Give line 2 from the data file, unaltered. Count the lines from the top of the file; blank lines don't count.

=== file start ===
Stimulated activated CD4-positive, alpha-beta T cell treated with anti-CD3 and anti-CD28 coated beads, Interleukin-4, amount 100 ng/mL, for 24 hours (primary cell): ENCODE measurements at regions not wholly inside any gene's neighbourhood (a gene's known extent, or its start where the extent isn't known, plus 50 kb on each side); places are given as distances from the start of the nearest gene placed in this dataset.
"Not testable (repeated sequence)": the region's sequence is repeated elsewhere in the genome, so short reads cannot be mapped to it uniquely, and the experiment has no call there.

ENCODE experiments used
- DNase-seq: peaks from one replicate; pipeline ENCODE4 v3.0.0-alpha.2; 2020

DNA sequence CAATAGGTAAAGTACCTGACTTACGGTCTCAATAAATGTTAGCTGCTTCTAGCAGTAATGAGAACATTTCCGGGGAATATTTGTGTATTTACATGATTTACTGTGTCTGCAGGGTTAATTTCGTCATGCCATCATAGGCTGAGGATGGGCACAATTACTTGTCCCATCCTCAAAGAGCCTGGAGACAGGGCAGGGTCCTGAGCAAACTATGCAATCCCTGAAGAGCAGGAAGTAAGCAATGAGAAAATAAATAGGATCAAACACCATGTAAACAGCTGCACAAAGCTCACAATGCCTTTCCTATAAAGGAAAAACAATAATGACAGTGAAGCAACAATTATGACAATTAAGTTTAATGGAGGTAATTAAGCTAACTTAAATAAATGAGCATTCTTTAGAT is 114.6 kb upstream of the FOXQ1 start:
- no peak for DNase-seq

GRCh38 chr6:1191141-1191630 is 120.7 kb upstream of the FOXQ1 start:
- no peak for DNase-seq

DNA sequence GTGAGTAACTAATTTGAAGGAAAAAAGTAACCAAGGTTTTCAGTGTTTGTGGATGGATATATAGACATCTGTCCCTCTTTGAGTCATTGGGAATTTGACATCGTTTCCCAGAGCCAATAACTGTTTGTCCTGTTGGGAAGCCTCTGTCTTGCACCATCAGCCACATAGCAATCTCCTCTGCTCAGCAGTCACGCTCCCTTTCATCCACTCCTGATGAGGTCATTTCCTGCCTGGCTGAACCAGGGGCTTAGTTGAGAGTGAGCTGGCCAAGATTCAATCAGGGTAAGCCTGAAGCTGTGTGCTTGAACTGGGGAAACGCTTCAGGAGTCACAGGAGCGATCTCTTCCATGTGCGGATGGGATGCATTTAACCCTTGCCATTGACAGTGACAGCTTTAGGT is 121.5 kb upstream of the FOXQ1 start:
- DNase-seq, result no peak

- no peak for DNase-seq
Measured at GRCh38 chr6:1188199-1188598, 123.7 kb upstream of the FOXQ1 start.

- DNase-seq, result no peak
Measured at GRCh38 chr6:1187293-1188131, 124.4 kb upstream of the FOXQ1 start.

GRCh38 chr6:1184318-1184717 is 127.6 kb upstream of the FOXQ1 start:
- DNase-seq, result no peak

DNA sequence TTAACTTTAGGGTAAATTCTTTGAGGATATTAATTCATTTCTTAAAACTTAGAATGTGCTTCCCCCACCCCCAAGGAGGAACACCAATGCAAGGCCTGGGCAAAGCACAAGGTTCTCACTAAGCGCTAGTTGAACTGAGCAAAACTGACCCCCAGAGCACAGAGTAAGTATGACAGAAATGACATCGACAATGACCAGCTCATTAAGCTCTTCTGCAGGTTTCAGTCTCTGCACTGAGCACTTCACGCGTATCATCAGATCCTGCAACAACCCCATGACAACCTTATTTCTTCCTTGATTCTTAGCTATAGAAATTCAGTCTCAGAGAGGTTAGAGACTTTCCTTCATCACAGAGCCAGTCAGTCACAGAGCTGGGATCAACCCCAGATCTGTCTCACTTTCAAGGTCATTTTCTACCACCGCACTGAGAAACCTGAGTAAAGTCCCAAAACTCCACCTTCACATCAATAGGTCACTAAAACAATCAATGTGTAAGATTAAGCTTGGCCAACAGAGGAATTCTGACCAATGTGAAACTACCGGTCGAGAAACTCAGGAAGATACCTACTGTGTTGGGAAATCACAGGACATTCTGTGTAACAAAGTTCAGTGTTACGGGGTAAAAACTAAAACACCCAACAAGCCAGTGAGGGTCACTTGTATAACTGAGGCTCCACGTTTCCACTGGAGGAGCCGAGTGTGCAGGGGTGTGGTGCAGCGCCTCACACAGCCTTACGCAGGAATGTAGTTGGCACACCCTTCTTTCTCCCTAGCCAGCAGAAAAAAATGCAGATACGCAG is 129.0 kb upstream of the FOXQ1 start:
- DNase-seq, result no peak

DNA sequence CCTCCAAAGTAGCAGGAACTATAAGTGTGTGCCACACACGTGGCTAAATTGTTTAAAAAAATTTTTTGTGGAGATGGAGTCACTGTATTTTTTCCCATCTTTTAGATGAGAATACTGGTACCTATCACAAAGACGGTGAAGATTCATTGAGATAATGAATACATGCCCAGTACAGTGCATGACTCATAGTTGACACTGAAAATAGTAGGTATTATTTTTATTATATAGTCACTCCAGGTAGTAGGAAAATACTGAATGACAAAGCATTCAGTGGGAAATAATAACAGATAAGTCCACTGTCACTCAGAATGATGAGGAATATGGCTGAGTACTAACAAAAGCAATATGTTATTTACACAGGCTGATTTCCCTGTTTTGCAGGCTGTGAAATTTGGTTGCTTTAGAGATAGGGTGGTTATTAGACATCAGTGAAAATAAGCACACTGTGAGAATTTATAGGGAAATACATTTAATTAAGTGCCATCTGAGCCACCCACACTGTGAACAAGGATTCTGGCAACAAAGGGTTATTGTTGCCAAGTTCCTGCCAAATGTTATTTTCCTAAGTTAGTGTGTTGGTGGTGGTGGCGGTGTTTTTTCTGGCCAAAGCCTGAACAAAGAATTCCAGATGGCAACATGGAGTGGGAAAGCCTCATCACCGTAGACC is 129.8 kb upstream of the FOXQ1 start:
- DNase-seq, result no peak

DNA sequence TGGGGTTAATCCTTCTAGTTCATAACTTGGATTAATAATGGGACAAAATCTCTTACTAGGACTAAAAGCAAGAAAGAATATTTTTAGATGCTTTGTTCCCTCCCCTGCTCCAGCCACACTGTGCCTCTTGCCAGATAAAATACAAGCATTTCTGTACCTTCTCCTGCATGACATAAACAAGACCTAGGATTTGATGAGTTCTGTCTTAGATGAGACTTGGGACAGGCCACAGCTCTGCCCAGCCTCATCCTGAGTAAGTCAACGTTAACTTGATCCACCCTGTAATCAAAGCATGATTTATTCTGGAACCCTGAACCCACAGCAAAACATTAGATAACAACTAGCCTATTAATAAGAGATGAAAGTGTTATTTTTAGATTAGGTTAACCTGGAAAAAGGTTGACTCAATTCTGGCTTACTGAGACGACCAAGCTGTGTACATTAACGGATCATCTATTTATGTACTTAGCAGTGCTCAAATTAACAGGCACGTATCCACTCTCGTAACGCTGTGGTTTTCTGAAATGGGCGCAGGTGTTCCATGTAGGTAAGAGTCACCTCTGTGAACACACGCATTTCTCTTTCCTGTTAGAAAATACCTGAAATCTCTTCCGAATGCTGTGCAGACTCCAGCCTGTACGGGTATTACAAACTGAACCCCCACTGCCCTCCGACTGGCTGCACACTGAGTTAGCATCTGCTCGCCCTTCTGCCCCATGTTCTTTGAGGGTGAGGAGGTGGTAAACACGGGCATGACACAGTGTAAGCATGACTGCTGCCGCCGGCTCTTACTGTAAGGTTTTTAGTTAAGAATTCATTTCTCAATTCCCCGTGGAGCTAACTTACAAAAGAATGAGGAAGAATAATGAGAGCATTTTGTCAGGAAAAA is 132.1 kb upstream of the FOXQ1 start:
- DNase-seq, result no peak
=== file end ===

"Not testable (repeated sequence)": the region's sequence is repeated elsewhere in the genome, so short reads cannot be mapped to it uniquely, and the experiment has no call there.